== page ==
Balancing the budget while reducing taxes and prioritizing national defense are the main goals in a blueprint for smarter government spending released Monday by The Heritage Foundation.
The think tank’s new “Blueprint for Balance” “lays out an agenda both for our long-term governing vision [and] what our conservative policy priorities [are] that we want lawmakers to champion,” Romina Boccia, director of Heritage’s Grover M. Hermann Center for the Federal Budget, said during a roundtable with reporters to introduce the plan.
“Overall,” Boccia said, the blueprint specifies “what Republicans especially should be pushing for in the spending bills in order to realize conservative policy priorities and reduce spending in accordance with our values.”
Justin Bogie, a senior policy analyst in fiscal affairs at Heritage, wrote in a recent commentary that congressional Democrats are looking to raise the Budget Control Act’s caps on discretionary spending by at least $357 billion over 2020 and 2021.
Heritage’s “Blueprint for Balance,” if implemented, would reduce spending by $10.8 trillion over 10 years and eliminate budget deficits by 2029, as well as permanently extend the Tax Cuts and Jobs Act of 2017 and reduce taxes by $800 billion.
During a second event in which Heritage presented its blueprint to congressional staff, Rep. Jim Banks, R-Ind., drew comparisons between the document and a budget released May 1 by the Republican Study Committee.
“We get a large task force and members with unique perspectives in a room and hash out differences and avoid some of the land mines that might cause some members not to vote for it,” Banks said of arriving at the Republican Study Committee budget.
“And that’s why I think our budget proposal this year is as strong as ever and very important for all of you to pay attention to because it has that broad support and it still balances [in] six years.”
However, neither the RSC budget nor the Heritage proposal has much of a hope of making it onto the House floor for a vote, given the Democrat majority led by Speaker Nancy Pelosi, D-Calif.
“While we wanted to avoid our budget proposal being aspirational per se, we aren’t naive enough to [think] that Nancy Pelosi [is] going to put the RSC budget on the floor,” Banks said.
Government funding runs out Sept. 30, the end of fiscal 2019.
The Hill reported earlier this month that lawmakers suggested another government shutdown could occur if Democrats and Republicans can’t agree on funding, including a $19 billion disaster aid bill passed May 10 by House Democrats that is opposed by the Trump administration.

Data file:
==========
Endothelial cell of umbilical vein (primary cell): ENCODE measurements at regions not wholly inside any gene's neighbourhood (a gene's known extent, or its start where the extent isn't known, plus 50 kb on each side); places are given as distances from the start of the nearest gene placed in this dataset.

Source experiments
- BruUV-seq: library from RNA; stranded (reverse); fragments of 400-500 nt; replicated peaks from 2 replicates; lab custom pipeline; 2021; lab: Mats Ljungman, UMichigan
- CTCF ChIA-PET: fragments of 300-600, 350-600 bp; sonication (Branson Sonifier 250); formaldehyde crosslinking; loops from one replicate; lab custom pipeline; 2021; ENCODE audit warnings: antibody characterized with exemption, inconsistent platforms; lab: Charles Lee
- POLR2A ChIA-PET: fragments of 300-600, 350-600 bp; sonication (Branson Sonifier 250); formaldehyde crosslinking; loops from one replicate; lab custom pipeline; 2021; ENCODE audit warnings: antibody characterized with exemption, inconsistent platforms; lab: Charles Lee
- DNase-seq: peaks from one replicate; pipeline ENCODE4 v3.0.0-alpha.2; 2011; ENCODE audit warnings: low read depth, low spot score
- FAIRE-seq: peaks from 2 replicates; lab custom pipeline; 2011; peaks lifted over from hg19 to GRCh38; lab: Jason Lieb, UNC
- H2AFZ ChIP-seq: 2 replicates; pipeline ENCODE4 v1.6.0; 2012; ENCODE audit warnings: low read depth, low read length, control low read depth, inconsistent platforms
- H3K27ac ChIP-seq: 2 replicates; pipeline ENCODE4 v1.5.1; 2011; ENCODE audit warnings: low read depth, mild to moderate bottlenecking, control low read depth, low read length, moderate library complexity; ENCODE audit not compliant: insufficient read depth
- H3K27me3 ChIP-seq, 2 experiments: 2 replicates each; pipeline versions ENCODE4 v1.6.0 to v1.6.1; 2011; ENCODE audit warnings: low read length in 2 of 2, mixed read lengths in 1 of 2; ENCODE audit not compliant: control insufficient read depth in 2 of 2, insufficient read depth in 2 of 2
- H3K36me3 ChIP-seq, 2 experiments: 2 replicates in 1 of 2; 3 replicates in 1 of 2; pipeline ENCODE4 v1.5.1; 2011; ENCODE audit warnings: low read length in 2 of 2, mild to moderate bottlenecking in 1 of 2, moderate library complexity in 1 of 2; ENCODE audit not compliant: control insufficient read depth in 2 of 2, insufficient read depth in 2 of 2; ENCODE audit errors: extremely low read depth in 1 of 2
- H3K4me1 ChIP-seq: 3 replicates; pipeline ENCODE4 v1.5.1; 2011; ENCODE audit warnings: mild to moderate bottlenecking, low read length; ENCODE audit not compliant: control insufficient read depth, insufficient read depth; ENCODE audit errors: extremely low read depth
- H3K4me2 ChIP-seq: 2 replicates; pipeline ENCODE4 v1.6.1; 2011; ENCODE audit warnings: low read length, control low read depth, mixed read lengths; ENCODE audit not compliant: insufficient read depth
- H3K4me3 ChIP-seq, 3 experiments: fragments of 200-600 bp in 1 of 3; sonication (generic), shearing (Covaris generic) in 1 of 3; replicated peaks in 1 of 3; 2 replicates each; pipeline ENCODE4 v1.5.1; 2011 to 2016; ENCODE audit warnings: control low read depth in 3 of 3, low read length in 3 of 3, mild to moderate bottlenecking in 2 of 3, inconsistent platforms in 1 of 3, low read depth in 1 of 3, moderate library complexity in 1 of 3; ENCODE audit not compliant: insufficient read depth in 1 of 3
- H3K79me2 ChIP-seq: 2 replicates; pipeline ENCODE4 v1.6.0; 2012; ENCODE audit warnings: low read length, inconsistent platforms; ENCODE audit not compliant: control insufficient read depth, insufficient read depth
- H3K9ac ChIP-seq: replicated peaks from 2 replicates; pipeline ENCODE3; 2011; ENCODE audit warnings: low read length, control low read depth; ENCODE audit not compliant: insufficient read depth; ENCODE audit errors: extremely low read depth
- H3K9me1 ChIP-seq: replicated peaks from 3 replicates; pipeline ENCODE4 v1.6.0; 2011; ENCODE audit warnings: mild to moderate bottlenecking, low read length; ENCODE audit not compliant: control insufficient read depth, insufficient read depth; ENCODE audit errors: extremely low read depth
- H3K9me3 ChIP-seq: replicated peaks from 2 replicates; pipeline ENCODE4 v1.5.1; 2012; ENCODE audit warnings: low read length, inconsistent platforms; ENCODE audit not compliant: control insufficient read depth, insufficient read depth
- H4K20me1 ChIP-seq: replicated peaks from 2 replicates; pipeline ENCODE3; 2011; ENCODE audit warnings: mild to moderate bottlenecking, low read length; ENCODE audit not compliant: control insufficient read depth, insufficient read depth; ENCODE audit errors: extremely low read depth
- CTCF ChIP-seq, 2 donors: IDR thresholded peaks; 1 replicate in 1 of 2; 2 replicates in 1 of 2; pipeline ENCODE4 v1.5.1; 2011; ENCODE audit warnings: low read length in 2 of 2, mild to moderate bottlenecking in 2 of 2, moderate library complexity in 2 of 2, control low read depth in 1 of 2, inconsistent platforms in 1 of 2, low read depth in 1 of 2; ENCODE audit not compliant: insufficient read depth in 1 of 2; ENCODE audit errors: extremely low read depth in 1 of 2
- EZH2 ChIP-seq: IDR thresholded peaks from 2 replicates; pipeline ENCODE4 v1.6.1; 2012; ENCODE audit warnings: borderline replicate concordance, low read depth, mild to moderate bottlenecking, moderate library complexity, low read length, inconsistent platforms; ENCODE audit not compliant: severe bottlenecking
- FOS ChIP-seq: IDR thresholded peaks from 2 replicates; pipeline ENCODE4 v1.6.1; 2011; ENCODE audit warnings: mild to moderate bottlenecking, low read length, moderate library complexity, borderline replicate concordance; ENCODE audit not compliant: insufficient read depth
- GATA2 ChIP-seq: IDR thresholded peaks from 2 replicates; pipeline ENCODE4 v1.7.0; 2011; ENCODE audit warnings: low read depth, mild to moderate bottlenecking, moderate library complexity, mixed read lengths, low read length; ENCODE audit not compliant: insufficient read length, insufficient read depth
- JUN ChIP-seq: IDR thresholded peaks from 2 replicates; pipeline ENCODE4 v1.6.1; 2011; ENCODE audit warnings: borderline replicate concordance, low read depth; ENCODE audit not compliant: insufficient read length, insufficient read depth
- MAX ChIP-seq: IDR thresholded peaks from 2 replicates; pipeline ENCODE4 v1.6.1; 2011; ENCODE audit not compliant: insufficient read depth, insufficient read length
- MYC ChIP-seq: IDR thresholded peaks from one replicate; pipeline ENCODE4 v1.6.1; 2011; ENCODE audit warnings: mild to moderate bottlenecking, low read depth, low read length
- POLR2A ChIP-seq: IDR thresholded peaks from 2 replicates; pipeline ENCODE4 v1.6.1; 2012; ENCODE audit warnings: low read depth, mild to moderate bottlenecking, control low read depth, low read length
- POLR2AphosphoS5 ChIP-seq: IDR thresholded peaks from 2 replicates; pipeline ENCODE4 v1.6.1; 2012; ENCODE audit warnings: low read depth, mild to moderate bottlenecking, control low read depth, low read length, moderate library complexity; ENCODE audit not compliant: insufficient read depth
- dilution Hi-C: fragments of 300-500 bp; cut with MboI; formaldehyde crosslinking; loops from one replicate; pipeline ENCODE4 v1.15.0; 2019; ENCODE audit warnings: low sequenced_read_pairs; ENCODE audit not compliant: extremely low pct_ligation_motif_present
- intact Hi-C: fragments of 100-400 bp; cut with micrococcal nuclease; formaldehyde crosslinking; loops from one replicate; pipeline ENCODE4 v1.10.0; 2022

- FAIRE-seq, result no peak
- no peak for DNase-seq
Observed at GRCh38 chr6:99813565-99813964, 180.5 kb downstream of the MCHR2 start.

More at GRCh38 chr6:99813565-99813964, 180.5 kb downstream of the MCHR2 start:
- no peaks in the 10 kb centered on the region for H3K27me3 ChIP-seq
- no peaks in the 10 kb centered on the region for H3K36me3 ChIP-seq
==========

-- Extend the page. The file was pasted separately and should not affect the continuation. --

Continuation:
The Heritage plan, which would balance the budget within 10 years, would expand the Republican tax reform plan signed into law by President Donald Trump on Dec. 22, 2017.
Specifically, it would end 29 tax subsidies and make permanent both the individual tax cuts and the ability of businesses to fully expense investments in equipment.
“This is something that wasn’t included in the president’s budget but is a really important piece of extending the entire Tax Cuts and Jobs Act going forward,” Adam Michel, senior policy analyst at Heritage’s Hermann Center for the Federal Budget, said during the roundtable.
“And if we can pay down our debt and start balancing the budget, there are real economic dividends beyond all of the other benefits of getting the government out of our lives in various different ways,” Michel said.
Bogie said similarities between the RSC and Heritage budgets include permanently extending the 2017 tax cuts; providing another $850 billion in tax relief; prioritizing defense spending; and significantly reducing nondefense discretionary programs that fall outside the government’s constitutional responsibilities.
“Both budgets undertake comprehensive entitlement reform,” Bogie said in an email to The Daily Signal. “One of the most important aspects is that both budgets balance in 10 years and significantly reduce debt as a share of GDP.”